Gold ETFs typically hold physical gold bullion in vaults or use derivatives to track the price of gold, while some invest in companies involved in mining and funding of gold production. Gold-backed ETFs issue shares that represent a certain amount of gold. As the price of the precious metal fluctuates, the value of the ETF’s shares changes accordingly. Investors can buy and sell these shares on stock exchanges throughout the trading day, providing liquidity and easy access to gold exposure.

What are the different types of gold ETFs?

There are various types of gold ETFs available that may cater to different investment strategies and preferences. One common type is the physically-backed gold ETF, which holds gold bullion in vaults and aims to track the spot price of gold.

Another type is the gold mining ETF, which invests in shares of companies that mine or fund gold production, providing exposure to the price of gold and the mining industry's performance. ETFs that invest in stocks of gold mining companies may offer dividends to investors, while gold-backed ETFs don’t.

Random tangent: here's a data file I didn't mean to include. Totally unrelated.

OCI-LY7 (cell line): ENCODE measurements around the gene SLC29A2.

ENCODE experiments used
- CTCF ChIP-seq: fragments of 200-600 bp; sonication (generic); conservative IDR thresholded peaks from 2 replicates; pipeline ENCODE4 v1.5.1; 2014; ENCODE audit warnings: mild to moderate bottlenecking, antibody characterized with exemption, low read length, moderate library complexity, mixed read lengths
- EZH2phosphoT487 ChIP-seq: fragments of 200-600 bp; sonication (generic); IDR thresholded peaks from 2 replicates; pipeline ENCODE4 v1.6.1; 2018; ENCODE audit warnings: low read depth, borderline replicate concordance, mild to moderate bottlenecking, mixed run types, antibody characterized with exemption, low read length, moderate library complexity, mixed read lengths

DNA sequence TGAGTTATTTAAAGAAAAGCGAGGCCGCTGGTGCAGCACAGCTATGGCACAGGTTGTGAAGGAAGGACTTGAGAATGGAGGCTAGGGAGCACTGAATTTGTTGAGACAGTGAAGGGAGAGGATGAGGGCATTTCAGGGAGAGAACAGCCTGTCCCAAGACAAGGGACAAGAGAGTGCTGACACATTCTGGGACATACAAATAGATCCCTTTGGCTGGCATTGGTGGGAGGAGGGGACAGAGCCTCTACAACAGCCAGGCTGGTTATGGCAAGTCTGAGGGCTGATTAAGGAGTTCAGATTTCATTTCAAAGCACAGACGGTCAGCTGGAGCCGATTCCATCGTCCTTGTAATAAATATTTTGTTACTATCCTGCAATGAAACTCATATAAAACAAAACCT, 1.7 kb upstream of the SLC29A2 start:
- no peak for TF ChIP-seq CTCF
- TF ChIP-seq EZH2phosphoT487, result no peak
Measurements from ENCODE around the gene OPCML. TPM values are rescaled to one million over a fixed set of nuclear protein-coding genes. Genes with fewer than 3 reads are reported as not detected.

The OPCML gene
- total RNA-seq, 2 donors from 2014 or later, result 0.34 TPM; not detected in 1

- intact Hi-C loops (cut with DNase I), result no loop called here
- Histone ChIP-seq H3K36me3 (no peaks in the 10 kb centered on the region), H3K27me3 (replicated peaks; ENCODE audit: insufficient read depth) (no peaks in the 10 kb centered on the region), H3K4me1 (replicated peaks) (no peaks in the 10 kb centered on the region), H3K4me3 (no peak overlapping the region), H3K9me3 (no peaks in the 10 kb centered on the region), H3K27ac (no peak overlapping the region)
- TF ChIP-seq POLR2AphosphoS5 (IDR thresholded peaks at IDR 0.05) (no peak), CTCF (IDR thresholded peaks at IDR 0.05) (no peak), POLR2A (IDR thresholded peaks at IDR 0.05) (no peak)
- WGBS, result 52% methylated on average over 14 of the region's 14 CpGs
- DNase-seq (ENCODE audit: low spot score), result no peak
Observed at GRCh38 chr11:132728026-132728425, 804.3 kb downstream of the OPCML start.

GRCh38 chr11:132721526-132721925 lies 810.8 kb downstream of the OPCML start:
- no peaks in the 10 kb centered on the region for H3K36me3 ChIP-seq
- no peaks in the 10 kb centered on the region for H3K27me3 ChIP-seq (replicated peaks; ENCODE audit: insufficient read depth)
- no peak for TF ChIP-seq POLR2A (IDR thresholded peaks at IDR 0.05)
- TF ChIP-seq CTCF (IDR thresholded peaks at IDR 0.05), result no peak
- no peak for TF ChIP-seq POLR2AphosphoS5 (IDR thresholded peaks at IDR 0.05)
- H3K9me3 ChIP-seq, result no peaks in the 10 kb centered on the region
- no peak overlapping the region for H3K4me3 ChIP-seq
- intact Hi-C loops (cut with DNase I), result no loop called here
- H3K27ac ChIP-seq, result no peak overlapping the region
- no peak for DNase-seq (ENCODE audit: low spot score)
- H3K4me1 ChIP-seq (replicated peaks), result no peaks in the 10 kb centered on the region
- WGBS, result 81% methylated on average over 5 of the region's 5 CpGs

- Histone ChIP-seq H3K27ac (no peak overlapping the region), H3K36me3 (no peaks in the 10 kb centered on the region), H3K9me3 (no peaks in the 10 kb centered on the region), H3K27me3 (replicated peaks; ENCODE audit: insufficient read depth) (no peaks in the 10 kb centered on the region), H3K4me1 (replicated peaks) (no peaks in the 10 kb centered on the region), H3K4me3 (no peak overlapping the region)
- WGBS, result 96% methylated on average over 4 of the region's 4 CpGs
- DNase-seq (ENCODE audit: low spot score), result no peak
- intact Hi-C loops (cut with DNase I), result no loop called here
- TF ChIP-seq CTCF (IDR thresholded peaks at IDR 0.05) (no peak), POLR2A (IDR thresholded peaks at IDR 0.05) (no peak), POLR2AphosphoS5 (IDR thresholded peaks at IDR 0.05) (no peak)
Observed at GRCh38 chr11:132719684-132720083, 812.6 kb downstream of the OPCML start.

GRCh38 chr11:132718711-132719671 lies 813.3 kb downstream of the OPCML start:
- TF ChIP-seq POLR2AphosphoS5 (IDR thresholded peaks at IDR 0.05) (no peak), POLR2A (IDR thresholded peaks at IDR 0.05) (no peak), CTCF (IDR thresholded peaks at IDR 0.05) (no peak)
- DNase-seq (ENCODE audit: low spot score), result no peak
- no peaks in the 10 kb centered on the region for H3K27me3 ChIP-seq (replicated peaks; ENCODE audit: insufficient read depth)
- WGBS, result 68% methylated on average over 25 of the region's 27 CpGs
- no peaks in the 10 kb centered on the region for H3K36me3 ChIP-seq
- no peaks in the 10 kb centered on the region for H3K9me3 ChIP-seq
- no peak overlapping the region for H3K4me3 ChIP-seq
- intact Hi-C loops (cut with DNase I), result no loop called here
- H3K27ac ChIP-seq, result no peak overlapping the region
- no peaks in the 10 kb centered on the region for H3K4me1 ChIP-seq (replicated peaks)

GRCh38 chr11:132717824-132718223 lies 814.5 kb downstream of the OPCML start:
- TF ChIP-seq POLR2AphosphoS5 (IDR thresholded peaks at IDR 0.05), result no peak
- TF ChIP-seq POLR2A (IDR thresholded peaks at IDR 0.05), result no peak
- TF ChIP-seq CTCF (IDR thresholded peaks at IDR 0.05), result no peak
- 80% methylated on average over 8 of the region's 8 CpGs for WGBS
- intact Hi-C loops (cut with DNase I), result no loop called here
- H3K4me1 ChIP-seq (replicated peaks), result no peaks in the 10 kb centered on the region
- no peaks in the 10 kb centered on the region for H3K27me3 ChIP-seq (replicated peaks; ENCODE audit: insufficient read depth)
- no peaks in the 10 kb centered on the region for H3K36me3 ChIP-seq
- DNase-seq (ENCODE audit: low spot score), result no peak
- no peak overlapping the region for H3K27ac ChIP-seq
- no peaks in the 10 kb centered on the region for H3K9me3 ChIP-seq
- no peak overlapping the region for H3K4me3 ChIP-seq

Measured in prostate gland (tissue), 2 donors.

What are the requirements for buying gold ETFs?

To buy gold ETFs, you need to open a brokerage account. If you don’t have one already, look into the best online trading platforms. You can trade shares of ETFs on the major stock exchanges.

Gold ETFs FAQs

How can I buy gold ETFs?

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Investors can buy gold ETFs through a brokerage account, where they can search for the desired ETF ticker symbol and place buy orders. It's important to choose a reputable brokerage that offers access to a wide range of ETFs and provides reliable trade execution.

Are gold ETFs safe to buy?

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Gold ETFs are generally considered safe to buy. However, like any investment, they come with risks and may not be the right fit for everyone. Make sure you carefully evaluate the ETF's prospectus, understand the underlying assets and consider gold market volatility and issuer credibility. Additionally, you can discuss the investment with a financial advisor to determine if it's right for you.

What are the benefits of gold ETFs?

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Gold ETFs provide exposure to the price of gold without needing to own, insure or store the physical asset. ETFs generally offer high liquidity, allowing investors to buy and sell shares on stock exchanges. Additionally, gold ETFs provide diversification, allowing you to add exposure to a different asset class within your investment portfolio.